Mnuchin told CNBC that he's confident President Donald Trump and President Xi Jinping can make progress in stalled trade talks.World Economyread more
President Donald Trump's administration hopes additional sanctions on Iran will force the country to negotiate.Politicsread more
Democrats want Mueller's testimony on his probe into Russian interference in the 2016 election and Trump's efforts to influence it.Politicsread more
Stocks should rally if the U.S. and China agree to new negotiations and a ceasefire in the trade war, but the economic impact of tariffs will continue.Market Insiderread more
The trade war between Beijing and Washington appears to have depressed Chinese property purchases in the United States. China's own actions may also be playing a role.Real Estateread more
Tesla CEO Elon Musk sent out another email to his employees, pushing them to aim for a record number of vehicle deliveries to end the second quarter of 2019.Technologyread more
More than 300 companies are talking to government officials in Washington about how detrimental the trade war is.Marketsread more
The Senate is expected to pass its own version of the border aid legislation, while the Trump administration has threatened to veto both bills.Politicsread more
Some 4 million people have fled the South American country since 2015 amid an economic meltdown.World Politicsread more
Japanese designer Undercover posted on its Instagram account a photo of protesters with the slogan "no extradition to China," the Financial Times reported.China Politicsread more
President Trump announced fresh sanctions on the Islamic Republic on Monday, following the downing of an unmanned American drone last week.Politicsread more
JOHANNESBURG, May 29 (Reuters) - South African retailer Pepkor Holdings Ltd reported a smaller than expected 7% rise in first-half revenue on Wednesday, as cash-strapped shoppers and the shift of Easter to April this year hit demand for clothing and general merchandise.
Shares in the company, previously Steinhoff Africa Retail Ltd, were down 5.65% to 16.70 rand at 0825 GMT.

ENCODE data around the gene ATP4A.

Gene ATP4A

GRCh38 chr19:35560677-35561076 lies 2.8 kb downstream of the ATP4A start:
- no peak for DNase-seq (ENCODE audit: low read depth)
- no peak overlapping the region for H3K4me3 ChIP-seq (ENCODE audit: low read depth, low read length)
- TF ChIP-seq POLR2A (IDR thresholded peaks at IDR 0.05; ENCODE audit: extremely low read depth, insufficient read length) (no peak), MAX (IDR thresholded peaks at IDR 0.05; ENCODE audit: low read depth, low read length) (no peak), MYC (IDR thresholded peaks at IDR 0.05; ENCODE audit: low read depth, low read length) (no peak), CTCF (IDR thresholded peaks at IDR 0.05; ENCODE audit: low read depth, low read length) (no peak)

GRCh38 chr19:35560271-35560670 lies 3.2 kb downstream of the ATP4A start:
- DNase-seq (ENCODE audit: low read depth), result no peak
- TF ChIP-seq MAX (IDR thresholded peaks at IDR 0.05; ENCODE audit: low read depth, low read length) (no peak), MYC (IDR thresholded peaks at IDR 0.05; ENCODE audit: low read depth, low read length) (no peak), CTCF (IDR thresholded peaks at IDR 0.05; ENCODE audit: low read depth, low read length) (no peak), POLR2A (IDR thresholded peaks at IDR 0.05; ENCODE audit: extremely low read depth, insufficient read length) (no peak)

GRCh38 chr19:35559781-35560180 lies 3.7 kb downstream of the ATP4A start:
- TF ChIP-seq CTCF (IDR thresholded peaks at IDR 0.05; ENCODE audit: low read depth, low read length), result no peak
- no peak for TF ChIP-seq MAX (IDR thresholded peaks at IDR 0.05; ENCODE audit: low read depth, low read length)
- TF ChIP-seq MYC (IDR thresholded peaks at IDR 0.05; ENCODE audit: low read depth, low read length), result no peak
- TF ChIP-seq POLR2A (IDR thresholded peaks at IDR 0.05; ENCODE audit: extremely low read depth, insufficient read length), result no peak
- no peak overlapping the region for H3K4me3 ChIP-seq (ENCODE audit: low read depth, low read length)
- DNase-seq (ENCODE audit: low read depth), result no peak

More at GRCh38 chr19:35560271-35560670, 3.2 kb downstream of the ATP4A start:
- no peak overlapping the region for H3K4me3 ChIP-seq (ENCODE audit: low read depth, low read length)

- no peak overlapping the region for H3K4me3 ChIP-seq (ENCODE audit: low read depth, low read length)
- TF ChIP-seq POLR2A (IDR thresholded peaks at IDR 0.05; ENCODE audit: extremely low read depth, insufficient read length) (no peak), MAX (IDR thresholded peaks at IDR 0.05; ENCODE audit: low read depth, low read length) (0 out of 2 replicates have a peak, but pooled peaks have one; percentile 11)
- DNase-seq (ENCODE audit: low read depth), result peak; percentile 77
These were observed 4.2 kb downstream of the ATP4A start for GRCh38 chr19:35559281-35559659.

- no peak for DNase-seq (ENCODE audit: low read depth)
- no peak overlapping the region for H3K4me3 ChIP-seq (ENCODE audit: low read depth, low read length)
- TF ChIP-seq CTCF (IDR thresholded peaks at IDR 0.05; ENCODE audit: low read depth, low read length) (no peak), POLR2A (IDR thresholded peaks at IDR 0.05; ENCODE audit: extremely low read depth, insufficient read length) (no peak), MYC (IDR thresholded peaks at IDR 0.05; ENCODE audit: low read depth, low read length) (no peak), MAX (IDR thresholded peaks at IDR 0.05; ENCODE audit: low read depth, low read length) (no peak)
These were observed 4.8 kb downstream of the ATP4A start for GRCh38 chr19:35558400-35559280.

Retailers are struggling in South Africa as an increase in value-added tax, unemployment, and higher fuel as well as utility prices have reduced consumers' spending power.
Pepkor's revenue for the six months ended March came in at 35.3 billion rand ($2.4 billion) compared with 33 billion rand in the same period last year, while operating profit before capital items rose 25.2%. On a comparable basis, profit was up 6.9% in the period.
The company also pointed to a shift in the timing of the busy Easter trading period, which took place in April this year compared with March in 2018.
Pepkor's clothing and general merchandise business, which contributes 66% of group revenue, saw sales grow 5.2%, with discount chain PEP supported by good growth in its baby and home departments, while the Ackermans chain "outperformed the market once again."
"By Pepkor standards, the sales growth achieved by many of its retail brands was lower than expected," the company said in a statement, without saying what it had projected.
"The challenging conditions within the discount and retail sectors weighed on sales growth."
Pepkor, which is present in 12 African countries, said Zimbabwe remained a concern in the PEP business and operations had been intentionally slowed down there "while viability is assessed and risk is managed."
The retailer has temporarily halted stock inflows to Zimbabwe due to the economic crisis there.
In furniture, appliances and electronics, Pepkor said customer spending focused more on essentials than durables, resulting in a decline of like-for-like sales of 1.6%.
"Management remains cautiously optimistic about the retail environment and expects improved consumer confidence following the completion of South Africa's elections," it said.
President Cyril Ramaphosa, inaugurated last Saturday after the ruling African National Congress clinched a 57.5% majority in a general election earlier in May, is expected to announce his cabinet this week, a test in his ability to deliver reforms.
($1 = 14.8660 rand) (Reporting by Nqobile Dludla; Editing by Mark Potter)